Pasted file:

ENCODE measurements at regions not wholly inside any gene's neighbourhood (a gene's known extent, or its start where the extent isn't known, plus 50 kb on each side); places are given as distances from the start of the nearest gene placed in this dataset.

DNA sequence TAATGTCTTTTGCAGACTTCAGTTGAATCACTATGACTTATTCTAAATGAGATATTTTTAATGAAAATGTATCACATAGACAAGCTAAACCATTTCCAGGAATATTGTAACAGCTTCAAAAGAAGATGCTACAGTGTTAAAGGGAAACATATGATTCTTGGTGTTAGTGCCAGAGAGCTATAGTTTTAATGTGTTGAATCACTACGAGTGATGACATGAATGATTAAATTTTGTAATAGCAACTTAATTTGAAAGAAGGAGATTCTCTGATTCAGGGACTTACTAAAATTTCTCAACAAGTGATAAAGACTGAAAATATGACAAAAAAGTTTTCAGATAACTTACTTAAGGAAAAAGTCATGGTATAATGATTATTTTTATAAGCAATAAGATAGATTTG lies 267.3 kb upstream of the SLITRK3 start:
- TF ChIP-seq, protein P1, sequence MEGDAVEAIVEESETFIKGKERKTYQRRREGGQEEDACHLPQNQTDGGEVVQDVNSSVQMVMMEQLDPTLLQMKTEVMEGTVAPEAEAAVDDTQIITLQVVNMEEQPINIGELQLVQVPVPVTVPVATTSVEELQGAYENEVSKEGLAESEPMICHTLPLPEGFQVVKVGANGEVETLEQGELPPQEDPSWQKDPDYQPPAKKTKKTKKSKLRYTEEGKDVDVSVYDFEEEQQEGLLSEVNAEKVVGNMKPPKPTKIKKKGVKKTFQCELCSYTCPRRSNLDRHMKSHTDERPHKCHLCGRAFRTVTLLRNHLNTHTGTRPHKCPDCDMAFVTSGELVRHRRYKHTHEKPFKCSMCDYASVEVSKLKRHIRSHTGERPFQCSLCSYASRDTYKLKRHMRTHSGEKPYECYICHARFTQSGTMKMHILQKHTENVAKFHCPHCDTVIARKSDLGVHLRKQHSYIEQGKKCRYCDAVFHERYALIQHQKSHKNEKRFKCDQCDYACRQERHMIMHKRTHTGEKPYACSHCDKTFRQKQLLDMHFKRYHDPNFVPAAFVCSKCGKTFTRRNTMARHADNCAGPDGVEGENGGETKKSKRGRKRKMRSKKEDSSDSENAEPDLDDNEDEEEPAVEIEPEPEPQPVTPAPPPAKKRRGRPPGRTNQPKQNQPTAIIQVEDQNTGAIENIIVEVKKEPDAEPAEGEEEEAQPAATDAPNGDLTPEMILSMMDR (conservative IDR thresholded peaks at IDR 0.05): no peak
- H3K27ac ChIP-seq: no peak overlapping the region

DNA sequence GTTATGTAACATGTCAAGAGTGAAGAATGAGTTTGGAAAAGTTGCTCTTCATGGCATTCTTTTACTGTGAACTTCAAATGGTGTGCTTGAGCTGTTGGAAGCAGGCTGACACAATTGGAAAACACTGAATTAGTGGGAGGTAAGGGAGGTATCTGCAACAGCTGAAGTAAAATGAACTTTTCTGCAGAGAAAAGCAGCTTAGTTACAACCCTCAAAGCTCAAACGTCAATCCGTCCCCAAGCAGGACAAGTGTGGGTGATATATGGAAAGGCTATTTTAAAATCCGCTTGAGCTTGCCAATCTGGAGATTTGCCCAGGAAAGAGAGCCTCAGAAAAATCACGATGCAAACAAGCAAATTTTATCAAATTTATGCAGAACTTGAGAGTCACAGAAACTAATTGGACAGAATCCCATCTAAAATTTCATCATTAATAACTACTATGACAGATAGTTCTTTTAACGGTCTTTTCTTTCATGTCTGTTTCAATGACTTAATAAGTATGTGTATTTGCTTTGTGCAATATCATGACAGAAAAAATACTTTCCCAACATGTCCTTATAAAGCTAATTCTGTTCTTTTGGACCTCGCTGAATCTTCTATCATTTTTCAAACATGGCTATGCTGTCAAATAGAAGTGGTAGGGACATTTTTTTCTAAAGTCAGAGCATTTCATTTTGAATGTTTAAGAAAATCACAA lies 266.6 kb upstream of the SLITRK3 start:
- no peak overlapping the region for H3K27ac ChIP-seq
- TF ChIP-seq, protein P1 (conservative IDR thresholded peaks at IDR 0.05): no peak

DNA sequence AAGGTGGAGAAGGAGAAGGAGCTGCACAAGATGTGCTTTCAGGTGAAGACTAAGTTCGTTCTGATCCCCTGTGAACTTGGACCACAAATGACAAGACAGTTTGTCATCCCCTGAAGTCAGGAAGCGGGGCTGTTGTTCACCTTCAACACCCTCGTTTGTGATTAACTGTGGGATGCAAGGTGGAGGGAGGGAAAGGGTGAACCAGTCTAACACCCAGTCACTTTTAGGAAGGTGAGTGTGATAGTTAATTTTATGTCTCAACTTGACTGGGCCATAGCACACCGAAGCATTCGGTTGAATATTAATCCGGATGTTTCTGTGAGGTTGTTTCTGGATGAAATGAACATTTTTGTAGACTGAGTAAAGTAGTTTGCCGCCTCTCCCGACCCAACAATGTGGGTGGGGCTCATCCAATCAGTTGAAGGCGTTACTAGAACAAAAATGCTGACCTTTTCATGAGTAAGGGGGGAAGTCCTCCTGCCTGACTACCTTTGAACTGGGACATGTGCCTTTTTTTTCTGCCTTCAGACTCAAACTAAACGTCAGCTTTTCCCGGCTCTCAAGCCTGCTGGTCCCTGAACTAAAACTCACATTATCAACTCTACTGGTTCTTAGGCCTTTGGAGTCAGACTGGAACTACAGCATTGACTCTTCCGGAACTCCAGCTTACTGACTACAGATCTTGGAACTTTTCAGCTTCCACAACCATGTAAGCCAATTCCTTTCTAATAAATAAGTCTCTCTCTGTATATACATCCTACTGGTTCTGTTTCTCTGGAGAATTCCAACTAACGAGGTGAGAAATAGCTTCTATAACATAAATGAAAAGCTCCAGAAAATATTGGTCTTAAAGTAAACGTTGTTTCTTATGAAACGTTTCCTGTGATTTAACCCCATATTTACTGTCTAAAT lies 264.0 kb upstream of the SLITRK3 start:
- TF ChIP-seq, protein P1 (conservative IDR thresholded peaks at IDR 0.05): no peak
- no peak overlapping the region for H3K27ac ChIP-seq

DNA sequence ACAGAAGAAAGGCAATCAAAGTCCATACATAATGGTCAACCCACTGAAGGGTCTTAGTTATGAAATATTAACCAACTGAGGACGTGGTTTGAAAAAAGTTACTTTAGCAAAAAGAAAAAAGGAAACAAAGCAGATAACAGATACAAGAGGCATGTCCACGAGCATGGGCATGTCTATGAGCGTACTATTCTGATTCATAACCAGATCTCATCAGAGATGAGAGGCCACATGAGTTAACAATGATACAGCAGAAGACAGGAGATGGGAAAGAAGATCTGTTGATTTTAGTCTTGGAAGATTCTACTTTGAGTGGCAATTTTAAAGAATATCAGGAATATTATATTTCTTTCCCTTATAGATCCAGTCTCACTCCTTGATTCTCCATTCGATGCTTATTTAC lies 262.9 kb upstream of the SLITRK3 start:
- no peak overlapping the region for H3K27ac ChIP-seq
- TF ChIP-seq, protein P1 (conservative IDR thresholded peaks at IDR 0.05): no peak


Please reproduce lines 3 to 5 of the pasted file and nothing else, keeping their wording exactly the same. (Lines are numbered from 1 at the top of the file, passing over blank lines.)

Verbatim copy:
- TF ChIP-seq, protein P1, sequence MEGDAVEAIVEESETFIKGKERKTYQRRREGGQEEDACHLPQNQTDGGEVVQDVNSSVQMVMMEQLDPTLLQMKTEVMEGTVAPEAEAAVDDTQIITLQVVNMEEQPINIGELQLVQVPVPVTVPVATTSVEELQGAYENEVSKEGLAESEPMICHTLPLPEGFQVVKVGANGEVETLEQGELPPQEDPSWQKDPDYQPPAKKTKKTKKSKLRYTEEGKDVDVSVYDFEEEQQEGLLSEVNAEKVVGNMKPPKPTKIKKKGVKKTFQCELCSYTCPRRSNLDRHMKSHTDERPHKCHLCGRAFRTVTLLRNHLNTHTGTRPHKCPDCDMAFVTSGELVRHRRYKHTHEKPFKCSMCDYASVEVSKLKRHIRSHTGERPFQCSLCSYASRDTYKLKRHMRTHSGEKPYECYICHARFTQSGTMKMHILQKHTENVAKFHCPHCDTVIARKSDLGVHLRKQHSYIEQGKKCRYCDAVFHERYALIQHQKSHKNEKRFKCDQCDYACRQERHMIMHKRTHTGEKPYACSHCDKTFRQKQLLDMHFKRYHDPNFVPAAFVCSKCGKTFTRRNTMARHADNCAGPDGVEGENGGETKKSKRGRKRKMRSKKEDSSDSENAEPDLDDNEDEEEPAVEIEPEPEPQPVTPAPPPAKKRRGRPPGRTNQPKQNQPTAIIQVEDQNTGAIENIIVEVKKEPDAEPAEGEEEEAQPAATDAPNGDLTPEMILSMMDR (conservative IDR thresholded peaks at IDR 0.05): no peak
- H3K27ac ChIP-seq: no peak overlapping the region

DNA sequence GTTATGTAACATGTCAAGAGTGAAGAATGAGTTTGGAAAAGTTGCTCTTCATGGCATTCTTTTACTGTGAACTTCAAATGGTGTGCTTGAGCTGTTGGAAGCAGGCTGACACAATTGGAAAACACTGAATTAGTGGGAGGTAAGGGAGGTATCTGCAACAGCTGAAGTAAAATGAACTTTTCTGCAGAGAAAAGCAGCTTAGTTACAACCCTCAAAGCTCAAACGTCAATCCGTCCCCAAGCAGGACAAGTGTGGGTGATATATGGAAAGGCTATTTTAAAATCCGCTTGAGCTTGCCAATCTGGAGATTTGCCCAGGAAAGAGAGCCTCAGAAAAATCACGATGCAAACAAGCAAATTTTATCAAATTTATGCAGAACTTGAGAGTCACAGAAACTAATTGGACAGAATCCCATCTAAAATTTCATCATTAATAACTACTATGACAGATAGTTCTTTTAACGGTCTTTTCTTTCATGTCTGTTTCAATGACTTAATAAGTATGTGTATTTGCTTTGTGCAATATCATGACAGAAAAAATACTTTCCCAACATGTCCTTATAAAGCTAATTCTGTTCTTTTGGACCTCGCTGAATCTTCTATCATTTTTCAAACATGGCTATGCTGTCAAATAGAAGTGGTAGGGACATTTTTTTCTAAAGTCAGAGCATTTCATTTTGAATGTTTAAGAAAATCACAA lies 266.6 kb upstream of the SLITRK3 start: